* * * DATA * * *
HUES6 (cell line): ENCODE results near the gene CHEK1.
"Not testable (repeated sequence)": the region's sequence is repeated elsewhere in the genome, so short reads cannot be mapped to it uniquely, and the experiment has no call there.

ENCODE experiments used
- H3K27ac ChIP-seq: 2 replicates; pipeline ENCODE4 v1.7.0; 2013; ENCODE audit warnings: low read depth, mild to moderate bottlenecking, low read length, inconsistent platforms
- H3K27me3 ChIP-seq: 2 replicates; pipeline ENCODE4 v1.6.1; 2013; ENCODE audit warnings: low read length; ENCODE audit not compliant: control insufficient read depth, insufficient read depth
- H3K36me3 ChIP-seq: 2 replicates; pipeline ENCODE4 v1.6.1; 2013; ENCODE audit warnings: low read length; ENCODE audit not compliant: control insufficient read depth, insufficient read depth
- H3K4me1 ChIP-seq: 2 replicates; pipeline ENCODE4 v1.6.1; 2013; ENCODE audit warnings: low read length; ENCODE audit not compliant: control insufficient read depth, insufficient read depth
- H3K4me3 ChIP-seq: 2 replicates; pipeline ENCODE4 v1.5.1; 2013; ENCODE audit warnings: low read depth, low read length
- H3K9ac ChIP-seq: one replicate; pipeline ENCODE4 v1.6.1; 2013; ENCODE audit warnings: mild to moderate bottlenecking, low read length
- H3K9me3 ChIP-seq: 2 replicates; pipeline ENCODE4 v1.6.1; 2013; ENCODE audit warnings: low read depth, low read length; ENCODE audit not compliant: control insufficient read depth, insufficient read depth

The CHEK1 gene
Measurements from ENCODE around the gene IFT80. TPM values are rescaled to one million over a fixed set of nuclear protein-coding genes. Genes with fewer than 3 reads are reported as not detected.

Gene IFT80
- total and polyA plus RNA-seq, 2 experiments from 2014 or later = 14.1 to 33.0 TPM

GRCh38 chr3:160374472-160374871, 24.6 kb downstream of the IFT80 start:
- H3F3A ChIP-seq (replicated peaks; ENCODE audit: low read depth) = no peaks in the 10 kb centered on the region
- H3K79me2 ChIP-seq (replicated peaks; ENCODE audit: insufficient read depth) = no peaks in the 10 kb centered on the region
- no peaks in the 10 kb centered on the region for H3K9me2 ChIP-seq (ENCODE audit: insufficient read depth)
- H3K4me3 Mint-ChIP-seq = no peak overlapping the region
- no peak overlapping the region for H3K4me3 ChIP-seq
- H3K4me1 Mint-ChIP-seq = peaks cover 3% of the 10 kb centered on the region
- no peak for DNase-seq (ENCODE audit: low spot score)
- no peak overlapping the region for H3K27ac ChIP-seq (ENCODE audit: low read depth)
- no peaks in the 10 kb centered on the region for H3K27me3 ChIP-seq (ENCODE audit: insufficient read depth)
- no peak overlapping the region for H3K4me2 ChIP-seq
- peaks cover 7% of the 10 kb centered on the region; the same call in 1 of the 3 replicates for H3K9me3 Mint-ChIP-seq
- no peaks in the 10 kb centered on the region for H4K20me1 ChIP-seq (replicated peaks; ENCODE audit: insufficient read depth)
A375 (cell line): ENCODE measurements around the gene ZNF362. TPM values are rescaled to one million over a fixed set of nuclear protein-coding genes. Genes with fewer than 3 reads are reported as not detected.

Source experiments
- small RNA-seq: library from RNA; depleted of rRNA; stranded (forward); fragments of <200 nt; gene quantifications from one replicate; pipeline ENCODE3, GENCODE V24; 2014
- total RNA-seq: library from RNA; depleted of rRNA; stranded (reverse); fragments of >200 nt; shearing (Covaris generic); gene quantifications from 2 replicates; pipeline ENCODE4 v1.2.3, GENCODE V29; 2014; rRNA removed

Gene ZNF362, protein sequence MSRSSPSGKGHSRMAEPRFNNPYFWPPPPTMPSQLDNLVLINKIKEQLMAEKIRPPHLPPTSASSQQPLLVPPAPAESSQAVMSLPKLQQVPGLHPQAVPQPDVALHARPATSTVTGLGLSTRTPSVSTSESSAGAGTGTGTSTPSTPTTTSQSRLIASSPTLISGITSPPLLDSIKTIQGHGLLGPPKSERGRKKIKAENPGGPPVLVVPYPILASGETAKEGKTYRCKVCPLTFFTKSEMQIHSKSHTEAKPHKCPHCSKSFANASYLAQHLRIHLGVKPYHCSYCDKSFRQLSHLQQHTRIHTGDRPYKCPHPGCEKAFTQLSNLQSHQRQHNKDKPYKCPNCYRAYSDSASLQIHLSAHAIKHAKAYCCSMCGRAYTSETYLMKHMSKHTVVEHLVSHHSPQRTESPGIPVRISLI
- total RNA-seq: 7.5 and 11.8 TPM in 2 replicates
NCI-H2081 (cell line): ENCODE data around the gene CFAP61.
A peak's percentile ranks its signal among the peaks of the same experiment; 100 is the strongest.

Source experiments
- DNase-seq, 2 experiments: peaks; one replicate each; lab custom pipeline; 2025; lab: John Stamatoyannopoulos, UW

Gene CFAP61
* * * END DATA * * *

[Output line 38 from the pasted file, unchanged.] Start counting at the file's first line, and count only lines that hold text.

Gene CFAP61